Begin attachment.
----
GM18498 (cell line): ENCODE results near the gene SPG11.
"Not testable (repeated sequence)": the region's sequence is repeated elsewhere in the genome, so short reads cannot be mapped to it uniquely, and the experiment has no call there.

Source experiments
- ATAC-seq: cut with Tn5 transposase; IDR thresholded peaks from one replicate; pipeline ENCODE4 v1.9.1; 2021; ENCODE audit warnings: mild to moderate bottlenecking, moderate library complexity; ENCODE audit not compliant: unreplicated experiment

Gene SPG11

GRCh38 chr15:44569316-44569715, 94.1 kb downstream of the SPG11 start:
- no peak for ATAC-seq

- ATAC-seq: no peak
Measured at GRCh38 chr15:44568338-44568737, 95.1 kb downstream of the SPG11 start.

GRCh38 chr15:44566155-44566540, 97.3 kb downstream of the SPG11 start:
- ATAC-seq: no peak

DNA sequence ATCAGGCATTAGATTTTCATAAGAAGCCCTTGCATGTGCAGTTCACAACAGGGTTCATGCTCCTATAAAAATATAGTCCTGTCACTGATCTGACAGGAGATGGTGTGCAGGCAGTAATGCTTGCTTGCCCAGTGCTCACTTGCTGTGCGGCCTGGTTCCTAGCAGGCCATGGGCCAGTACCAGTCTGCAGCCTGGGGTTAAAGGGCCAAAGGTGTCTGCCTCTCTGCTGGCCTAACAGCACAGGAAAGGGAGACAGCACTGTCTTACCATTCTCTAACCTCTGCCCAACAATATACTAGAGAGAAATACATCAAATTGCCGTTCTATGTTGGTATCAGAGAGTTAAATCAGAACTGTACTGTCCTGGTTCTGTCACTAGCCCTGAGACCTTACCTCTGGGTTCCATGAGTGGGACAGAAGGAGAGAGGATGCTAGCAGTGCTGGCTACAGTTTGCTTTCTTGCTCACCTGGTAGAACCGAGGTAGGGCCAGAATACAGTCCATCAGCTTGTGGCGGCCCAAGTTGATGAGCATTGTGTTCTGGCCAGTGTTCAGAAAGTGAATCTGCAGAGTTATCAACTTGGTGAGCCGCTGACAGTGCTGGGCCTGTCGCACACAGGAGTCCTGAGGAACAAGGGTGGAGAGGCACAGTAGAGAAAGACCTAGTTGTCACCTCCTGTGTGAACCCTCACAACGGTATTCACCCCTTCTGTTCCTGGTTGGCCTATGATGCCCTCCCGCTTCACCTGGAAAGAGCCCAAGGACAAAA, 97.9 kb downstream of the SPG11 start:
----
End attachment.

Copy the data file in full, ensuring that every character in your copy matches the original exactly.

GM18498 (cell line): ENCODE results near the gene SPG11.
"Not testable (repeated sequence)": the region's sequence is repeated elsewhere in the genome, so short reads cannot be mapped to it uniquely, and the experiment has no call there.

Source experiments
- ATAC-seq: cut with Tn5 transposase; IDR thresholded peaks from one replicate; pipeline ENCODE4 v1.9.1; 2021; ENCODE audit warnings: mild to moderate bottlenecking, moderate library complexity; ENCODE audit not compliant: unreplicated experiment

Gene SPG11

GRCh38 chr15:44569316-44569715, 94.1 kb downstream of the SPG11 start:
- no peak for ATAC-seq

- ATAC-seq: no peak
Measured at GRCh38 chr15:44568338-44568737, 95.1 kb downstream of the SPG11 start.

GRCh38 chr15:44566155-44566540, 97.3 kb downstream of the SPG11 start:
- ATAC-seq: no peak

DNA sequence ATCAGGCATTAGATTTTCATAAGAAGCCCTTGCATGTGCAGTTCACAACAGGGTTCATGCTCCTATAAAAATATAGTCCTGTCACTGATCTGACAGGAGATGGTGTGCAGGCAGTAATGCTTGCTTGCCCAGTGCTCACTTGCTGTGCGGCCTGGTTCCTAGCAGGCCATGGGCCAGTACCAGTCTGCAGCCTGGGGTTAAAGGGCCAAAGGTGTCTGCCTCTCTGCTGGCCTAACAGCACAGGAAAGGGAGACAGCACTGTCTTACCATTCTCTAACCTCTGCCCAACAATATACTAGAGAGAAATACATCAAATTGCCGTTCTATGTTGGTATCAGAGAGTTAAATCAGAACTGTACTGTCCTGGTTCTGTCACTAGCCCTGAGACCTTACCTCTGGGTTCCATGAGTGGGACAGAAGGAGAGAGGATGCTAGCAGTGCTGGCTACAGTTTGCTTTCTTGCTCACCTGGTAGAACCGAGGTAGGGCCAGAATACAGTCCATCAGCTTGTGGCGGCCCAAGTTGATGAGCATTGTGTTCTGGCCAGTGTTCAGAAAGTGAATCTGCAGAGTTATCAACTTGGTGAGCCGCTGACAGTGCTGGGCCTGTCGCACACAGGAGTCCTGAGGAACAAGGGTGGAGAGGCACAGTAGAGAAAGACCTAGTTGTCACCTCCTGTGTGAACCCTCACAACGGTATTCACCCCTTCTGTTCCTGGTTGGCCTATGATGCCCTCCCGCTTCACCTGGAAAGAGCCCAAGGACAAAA, 97.9 kb downstream of the SPG11 start: